7. The Lake is Part of Incan Mythology
Many consider Lake Titicaca, Peru the birthplace of the Incas and the birthplace of the sun. Incan mythology says that Manco Capac, the first Inca king, was born in Lake Titicaca. Later, the gods made a wife for him and began a tribe that bloomed into the Inca Empire.
Because legend says that the first king was born in the lake, they consider it the beginning of the Incas and where it all began!
Another ancient myth tells the story of God Viracocha. He was a god that came out of the lake with the sole purpose of creating the stars, the sun, and the first civilization that lived around the lake.
8. It Has Islands of the Sun and Moon
Because of all the Inca mythology and mysticism surrounding the creation of the lake, there are several islands dedicated to these gods. Isla del Sol (Island of the Sun) is the largest island on the lake at 13,400 ft (4,084 m) above sea level. It used to be the home of the Inca sun god.
Challapampa on the northern part of the Island of the Sun is home to the famous Chinkana labyrinth. A sacred rock near the labyrinth in the shape of a puma was used for sacrifices and rituals; it’s now a famous landmark.
Nearby is Isla de la Luna (Island of the Moon), which is home to a convent. Both islands are on the Bolivian side of the lake.
Handpicked for you: Traditional Peruvian Food: 15 Must-Try, Big-Flavored Dishes
9. There is a Temple at the Bottom of Lake Titicaca
Another fascinating Lake Titicaca fact came in the year 2,000 when archeologists found an ancient temple at the bottom of the lake. It is believed to be between 1,000 and 1,500 years old.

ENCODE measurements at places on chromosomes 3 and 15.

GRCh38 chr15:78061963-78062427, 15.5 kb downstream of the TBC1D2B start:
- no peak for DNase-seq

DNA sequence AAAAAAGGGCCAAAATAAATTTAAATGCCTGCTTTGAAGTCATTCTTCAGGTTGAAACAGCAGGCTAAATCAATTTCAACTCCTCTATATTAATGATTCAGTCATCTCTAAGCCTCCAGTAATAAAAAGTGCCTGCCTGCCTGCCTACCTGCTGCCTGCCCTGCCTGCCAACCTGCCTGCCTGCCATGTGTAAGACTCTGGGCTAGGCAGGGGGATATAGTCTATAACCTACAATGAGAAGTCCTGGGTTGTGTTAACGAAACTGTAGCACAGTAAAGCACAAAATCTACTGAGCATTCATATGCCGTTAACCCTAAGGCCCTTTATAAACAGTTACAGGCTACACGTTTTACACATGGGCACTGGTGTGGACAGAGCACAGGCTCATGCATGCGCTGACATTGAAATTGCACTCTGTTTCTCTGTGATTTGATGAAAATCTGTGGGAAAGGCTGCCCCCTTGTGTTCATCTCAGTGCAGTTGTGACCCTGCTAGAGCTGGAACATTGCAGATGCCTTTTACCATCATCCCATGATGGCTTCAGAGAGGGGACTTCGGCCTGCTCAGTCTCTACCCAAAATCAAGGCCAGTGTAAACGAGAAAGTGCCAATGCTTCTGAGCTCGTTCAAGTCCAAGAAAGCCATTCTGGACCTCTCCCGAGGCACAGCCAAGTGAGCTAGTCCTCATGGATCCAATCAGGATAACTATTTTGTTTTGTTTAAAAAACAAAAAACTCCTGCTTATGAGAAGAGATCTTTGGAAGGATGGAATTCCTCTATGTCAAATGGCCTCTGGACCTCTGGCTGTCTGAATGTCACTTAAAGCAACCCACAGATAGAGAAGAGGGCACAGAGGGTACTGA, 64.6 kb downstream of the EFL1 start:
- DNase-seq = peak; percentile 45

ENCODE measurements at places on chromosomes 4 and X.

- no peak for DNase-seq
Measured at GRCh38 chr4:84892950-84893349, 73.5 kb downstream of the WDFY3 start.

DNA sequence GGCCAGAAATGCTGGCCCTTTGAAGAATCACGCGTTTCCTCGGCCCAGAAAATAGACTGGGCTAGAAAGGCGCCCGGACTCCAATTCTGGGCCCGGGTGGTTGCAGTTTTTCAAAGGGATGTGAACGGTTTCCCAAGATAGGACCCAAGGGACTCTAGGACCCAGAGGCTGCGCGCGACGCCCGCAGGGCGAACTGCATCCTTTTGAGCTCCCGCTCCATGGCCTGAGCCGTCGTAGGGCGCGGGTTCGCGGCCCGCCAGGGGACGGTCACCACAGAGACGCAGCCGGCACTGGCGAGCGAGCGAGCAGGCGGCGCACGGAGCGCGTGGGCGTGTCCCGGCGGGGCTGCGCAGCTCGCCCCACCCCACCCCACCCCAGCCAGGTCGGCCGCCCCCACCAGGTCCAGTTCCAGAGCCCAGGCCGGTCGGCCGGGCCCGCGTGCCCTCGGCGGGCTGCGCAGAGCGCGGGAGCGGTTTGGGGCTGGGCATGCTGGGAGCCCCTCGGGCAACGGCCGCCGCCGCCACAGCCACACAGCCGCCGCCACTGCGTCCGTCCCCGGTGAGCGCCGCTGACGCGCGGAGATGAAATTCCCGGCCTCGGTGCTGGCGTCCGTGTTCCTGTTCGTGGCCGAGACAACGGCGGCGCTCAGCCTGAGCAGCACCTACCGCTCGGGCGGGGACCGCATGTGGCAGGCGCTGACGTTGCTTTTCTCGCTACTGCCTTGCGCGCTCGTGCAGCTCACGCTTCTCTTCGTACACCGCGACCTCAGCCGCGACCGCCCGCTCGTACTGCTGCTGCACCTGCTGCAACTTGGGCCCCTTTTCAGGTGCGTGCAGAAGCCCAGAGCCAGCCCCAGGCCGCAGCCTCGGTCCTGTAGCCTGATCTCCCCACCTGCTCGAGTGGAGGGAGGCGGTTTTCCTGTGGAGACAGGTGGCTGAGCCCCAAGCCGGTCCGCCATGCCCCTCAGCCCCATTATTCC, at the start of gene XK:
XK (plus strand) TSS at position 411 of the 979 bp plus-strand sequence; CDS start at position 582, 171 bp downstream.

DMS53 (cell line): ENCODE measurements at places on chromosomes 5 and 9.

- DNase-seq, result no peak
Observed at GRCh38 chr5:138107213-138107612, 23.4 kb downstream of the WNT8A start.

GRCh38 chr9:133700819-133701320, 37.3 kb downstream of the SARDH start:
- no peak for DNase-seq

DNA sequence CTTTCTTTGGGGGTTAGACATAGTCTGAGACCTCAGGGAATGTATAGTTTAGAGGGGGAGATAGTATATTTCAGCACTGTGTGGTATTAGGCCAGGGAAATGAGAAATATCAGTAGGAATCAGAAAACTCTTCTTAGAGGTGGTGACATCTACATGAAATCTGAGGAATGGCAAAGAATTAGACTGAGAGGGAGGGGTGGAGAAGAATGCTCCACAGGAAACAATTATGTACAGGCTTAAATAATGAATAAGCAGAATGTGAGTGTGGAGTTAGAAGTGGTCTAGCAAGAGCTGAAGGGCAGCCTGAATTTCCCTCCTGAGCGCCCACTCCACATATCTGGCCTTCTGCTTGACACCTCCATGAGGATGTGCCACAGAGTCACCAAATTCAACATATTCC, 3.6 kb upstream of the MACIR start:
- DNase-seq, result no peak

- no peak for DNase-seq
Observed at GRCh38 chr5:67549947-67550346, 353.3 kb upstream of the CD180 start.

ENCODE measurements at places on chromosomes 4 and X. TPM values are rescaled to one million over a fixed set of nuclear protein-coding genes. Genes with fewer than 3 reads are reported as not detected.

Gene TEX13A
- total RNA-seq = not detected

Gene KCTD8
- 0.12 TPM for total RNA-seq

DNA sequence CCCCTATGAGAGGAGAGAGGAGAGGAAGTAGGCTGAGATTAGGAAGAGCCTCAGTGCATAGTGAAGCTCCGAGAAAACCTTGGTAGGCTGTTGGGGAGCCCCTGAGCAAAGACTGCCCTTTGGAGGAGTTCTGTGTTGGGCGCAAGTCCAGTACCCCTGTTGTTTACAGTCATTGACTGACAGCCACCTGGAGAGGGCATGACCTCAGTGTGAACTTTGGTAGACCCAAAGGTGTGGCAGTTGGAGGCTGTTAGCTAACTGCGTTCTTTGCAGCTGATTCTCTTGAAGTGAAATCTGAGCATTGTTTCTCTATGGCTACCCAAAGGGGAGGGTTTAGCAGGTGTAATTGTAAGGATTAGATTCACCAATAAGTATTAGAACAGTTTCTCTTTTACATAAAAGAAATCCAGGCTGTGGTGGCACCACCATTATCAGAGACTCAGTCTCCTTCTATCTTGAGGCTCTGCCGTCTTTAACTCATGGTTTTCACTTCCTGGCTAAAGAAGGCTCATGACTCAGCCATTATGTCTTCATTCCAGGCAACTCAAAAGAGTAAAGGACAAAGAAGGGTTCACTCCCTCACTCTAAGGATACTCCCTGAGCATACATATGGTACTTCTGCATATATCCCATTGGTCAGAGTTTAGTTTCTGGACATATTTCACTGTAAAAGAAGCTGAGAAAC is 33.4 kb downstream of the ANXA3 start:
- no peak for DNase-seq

The temple was built and inhabited by the Tiwanaku people. The complex under the lake is massive seeing as it covers 660 x 160 ft (200 x 50 m).
The complex was huge and included roads, terraces for farming, a village, and a large wall about 2,640 ft (800 m) long. This lost civilization was absorbed by Lake Titicaca, proving that nothing is more powerful than nature.
10. The Biodiversity of Lake Titicaca is Endangered
The water level in Lake Titicaca, Peru isn’t the only problem it is facing. The lake’s biodiversity is going through disturbances due to human activity.
The first major issue is water pollution from the growing cities around the lake and an inadequate sewage water system. In 2012, the Global Nature Fund named Lake Titicaca, Peru the most threatened lake of the year.
The second issue the lake is facing is that people have introduced new species into the lake that have caused problems for the original ecosystem.
Lake Titicaca has more than 530 aquatic species including stunning water birds. 90% of the fish are endemic species that do not live anywhere else.
Lake Titicaca, Peru Map
Check out this map of Lake Titicaca, Peru.
Travel to Peru and Learn Spanish
Check out this short documentary in Spanish about Lake Titicaca, Peru to practice your Spanish comprehension skills and find out more about this stunning landmark! What’s amazing about traveling to Peru is getting to know its colorful culture and people. It’s a culture full of delicious food, stunning landmarks, and exciting adventures!
Traveling to learn and practice Spanish is a great investment! According to a study conducted by The Economist, a person can earn anywhere from $50,000 to $125,000 extra just by knowing a foreign language alone. It’s not only an incredibly expansive experience but it can further your career!
Sign up for a free trial class at Homeschool Spanish Academy before your trip to Peru to make the most out of your trip. Check out our flexible programs and affordable prices.